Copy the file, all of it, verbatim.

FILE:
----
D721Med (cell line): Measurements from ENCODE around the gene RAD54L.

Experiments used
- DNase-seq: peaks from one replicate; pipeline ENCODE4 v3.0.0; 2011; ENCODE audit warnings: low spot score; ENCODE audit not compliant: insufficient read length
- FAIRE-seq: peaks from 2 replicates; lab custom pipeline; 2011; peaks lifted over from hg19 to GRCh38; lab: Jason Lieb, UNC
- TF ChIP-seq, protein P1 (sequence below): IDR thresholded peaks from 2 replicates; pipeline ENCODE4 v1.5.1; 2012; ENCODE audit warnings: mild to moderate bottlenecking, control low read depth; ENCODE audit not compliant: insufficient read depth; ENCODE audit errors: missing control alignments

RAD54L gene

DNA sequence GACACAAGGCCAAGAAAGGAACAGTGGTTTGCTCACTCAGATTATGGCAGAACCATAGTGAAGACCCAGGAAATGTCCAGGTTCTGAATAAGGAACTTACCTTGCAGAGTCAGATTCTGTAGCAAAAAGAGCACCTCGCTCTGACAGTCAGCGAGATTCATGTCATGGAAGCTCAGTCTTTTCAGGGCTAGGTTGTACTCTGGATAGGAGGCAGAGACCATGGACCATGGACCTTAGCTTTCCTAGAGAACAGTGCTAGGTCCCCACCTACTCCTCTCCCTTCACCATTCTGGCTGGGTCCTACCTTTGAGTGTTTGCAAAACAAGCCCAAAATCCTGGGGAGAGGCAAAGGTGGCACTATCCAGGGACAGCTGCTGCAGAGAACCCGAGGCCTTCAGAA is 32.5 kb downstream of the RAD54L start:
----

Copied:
D721Med (cell line): Measurements from ENCODE around the gene RAD54L.

Experiments used
- DNase-seq: peaks from one replicate; pipeline ENCODE4 v3.0.0; 2011; ENCODE audit warnings: low spot score; ENCODE audit not compliant: insufficient read length
- FAIRE-seq: peaks from 2 replicates; lab custom pipeline; 2011; peaks lifted over from hg19 to GRCh38; lab: Jason Lieb, UNC
- TF ChIP-seq, protein P1 (sequence below): IDR thresholded peaks from 2 replicates; pipeline ENCODE4 v1.5.1; 2012; ENCODE audit warnings: mild to moderate bottlenecking, control low read depth; ENCODE audit not compliant: insufficient read depth; ENCODE audit errors: missing control alignments

RAD54L gene

DNA sequence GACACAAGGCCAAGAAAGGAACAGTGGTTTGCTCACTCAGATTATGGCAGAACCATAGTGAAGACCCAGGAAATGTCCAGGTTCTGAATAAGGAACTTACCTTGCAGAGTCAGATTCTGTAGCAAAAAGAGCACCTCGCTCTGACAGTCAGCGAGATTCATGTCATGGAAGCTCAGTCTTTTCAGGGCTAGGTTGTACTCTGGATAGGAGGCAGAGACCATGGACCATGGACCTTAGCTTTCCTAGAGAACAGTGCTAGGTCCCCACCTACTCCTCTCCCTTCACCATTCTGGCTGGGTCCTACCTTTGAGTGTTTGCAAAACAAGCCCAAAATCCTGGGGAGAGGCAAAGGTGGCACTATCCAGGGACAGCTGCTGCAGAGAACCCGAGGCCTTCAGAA is 32.5 kb downstream of the RAD54L start: